# [FOM] Computability question

Sat Mar 30 23:59:53 EDT 2013

```What you describe is Turing computations with UNARY numbers, when people talk about polynomial-time computations they mean binary (or, equivalently, decimal) numbers, in this case, the usual algorithm for addition is linear time (and thus, polynomial time).

In terms of further reading, I suggest M. Sipser, Introduction to the Theory of Computation, this is a good intro book, at our university, we have been using it for a few years.

-----Original Message-----
From: fom-bounces at cs.nyu.edu [mailto:fom-bounces at cs.nyu.edu] On Behalf Of Daniel Schwartz
Sent: Saturday, March 30, 2013 8:02 PM
To: fom at cs.nyu.edu
Subject: [FOM] Computability question

Thank you for your reply.  Could you tell me where those results you mentioned have been published?  I would like to read up on this issue.

I'm not convinced the example you give is really a counter example.  To do addition, n+m, on a Turing machine, one would start out with n 1s followed by a blank space followed by m 1s, and the machine would need only to shift each of the m 1s one place to the left.  This would take time proportional to m, which is the number of iterations of Successor needed to compute n+m according to the recursive function definition.  So both the Turing machine and the recursive definition have the same complexity.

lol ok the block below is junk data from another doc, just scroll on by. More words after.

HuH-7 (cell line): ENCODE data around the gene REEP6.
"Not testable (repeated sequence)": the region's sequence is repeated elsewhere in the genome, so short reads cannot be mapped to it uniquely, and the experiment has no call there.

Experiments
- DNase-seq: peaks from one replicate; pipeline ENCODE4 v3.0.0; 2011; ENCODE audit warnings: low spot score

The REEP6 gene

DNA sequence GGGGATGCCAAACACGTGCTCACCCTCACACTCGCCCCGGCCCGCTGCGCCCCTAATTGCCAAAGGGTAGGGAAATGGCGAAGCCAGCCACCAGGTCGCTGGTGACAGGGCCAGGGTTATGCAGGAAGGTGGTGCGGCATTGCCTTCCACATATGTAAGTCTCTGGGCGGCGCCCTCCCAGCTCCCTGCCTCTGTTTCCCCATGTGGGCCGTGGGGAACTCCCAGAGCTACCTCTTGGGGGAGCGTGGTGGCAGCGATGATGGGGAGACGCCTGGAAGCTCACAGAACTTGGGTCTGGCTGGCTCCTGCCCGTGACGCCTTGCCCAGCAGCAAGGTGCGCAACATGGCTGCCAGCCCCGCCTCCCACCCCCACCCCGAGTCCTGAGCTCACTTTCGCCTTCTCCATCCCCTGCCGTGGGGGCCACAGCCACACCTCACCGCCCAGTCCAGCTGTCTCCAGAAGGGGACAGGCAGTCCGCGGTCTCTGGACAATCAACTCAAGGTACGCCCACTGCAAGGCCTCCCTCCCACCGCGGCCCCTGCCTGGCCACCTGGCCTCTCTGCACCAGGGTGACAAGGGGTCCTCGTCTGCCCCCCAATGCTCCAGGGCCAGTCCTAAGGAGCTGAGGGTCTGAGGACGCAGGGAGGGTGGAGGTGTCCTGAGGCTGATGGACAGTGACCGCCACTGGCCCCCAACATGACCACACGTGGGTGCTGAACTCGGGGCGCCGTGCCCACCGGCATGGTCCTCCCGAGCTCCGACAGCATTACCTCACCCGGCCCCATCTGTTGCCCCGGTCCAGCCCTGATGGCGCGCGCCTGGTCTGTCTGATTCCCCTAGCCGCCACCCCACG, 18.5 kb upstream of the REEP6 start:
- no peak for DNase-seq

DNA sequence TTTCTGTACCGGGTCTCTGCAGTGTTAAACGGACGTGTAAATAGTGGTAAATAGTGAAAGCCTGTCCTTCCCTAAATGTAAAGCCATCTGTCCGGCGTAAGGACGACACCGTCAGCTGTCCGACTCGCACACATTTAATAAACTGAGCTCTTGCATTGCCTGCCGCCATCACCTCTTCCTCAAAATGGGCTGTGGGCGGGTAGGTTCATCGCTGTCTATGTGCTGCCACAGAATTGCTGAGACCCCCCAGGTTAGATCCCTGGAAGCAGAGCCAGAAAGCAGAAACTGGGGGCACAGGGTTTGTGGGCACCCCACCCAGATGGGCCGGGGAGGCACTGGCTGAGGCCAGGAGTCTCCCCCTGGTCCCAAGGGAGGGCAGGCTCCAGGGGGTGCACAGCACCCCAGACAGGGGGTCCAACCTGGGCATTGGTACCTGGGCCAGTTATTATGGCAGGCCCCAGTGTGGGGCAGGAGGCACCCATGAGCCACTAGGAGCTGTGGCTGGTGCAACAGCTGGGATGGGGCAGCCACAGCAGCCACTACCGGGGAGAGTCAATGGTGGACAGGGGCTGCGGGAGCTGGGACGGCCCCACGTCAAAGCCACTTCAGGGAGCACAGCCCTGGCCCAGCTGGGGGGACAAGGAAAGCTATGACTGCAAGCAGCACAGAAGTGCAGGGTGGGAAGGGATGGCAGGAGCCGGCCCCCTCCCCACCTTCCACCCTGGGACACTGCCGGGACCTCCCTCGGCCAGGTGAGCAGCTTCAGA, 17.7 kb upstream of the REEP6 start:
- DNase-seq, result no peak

Since no one else has replied, I'm guessing that this is still an open question.

Best regards,

--Dan Schwartz

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Dr. Daniel G. Schwartz                            Office    850-644-5875
Dept. of Computer Science, MC 4530                CS Dept   850-644-4029
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